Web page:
Congress continues to wrestle over tax compromise.
House Democrats rejected President Obama's deal with Republicans on tax cuts on Thursday.
At stake are a host of other time sensitive issues, including extending unemployment benefits.
President Obama pleaded with his party to go along, calling passage of a compromise bill an "essential priority".
Unemployment benefits will be extended if the deal passes.
Middle class taxes won't rise, and, Mr. Obama says, there'll be millions of new jobs.
"But if this framework fails, the reverse is true. Americans would see it in smaller paychecks that would have the effect of fewer jobs," the president warned.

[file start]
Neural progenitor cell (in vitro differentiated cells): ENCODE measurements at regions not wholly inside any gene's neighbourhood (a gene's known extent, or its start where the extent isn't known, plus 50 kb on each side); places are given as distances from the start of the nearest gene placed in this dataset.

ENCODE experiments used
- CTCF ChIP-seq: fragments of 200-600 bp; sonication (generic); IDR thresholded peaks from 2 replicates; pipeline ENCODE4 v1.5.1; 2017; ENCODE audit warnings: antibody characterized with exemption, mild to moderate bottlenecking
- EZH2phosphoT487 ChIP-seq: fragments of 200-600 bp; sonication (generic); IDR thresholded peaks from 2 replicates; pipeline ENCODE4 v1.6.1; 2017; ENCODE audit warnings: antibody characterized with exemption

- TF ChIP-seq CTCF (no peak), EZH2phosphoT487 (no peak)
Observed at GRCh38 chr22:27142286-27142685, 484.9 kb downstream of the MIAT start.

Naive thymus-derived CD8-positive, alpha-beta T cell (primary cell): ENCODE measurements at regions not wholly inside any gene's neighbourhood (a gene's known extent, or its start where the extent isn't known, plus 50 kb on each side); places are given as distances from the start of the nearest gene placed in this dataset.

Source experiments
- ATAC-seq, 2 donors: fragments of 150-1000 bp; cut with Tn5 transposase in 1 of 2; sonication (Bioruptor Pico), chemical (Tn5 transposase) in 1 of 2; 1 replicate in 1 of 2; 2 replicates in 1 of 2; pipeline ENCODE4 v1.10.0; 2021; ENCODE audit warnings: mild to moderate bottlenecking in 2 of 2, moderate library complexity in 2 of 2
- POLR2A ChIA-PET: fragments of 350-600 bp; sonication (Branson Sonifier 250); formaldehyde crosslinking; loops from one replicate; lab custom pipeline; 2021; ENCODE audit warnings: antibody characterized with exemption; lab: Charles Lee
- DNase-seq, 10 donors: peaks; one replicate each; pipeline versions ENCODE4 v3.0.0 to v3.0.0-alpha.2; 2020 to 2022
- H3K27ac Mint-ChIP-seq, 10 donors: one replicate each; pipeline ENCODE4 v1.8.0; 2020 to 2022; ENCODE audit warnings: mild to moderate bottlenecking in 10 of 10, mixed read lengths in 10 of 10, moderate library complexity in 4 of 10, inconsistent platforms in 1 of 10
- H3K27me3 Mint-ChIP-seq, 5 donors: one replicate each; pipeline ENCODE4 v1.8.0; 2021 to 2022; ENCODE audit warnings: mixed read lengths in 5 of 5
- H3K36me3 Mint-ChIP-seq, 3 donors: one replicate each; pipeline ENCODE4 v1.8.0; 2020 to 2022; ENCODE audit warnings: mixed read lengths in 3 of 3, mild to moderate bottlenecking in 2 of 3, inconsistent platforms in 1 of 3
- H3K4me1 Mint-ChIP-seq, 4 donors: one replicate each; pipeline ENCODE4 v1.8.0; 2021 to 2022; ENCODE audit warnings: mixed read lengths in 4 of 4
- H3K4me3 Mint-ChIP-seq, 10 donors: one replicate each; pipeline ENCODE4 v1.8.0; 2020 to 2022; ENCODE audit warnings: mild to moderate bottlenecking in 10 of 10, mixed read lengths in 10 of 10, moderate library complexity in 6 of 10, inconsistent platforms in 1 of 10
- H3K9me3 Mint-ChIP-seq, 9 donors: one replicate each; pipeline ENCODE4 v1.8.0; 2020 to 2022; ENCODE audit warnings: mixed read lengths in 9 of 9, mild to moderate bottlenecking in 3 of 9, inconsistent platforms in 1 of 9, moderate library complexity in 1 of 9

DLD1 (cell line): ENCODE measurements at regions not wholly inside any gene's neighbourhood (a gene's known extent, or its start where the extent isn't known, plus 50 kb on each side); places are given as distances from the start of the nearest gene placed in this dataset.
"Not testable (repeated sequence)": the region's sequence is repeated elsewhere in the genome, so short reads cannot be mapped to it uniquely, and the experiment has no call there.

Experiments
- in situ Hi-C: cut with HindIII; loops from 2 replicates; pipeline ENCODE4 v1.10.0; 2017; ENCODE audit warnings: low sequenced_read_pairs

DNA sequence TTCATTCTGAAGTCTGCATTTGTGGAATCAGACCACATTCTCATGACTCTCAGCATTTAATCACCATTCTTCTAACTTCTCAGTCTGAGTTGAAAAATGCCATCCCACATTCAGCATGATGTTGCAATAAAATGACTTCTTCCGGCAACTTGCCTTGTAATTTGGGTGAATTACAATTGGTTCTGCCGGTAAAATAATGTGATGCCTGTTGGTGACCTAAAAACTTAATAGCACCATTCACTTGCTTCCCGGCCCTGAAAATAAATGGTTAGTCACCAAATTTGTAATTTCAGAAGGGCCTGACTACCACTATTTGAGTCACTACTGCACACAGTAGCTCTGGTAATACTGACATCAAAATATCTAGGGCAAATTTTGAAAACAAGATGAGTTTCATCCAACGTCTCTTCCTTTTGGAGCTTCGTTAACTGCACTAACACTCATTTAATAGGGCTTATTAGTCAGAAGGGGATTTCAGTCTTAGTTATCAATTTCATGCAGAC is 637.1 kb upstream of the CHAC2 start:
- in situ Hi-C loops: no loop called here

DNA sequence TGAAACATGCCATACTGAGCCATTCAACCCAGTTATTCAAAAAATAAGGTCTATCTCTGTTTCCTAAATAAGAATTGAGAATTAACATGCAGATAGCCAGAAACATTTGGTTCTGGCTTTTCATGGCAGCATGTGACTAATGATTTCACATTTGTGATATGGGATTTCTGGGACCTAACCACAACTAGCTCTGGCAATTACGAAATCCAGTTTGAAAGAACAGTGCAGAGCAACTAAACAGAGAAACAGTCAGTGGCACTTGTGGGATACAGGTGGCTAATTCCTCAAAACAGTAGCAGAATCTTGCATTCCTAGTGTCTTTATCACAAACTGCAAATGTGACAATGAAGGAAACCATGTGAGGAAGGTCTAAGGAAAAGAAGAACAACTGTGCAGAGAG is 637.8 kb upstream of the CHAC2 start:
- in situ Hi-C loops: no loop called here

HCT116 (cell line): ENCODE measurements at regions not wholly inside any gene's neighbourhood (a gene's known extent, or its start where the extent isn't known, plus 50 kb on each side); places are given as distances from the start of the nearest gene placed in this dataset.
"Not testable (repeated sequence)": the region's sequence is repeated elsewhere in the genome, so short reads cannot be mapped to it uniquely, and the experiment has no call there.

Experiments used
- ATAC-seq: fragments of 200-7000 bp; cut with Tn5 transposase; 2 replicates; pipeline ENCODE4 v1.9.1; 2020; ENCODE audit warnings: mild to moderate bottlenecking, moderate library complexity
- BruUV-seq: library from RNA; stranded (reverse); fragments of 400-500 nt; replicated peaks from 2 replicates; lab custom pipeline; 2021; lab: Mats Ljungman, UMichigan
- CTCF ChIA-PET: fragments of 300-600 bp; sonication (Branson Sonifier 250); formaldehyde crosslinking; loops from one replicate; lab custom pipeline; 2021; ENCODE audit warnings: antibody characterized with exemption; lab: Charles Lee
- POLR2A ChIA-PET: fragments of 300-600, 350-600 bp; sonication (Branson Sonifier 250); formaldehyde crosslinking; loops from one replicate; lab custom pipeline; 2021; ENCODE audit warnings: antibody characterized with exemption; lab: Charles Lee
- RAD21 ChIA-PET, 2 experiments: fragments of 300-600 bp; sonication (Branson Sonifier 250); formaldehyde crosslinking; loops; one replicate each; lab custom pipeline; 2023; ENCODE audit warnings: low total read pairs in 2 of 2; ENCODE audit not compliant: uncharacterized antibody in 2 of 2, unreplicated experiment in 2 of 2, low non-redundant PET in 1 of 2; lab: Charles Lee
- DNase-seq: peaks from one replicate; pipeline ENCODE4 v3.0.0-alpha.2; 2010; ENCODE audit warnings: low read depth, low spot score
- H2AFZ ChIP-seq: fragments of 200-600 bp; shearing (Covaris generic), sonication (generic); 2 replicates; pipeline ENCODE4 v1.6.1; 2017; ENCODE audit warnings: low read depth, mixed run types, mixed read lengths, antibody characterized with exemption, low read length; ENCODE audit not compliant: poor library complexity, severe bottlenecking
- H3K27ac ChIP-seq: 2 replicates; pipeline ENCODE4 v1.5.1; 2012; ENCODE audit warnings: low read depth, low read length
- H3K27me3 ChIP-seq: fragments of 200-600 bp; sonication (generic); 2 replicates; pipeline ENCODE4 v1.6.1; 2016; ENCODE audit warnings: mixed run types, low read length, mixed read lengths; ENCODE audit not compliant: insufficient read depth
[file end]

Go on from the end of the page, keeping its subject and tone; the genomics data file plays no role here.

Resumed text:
House Democrats are not buying his argument.
Republicans say they will block the unemployment extension and let middle class taxes rise,
but most Democrats say it's a bluff.
"I think the Republicans are blowing smoke if they say they were not going to extend unemployment benefits and go home for Christmas," says Oregon Democrat Peter DeFazio.
It's an angry, chaotic standoff.
"I think a lot of Democrats are in meltdown after the election. It would be self-destructive to defeat the President's plan," says political analyst Bob Shrum.
But it is possible.
The White House says if there's a deadlock, no one wins.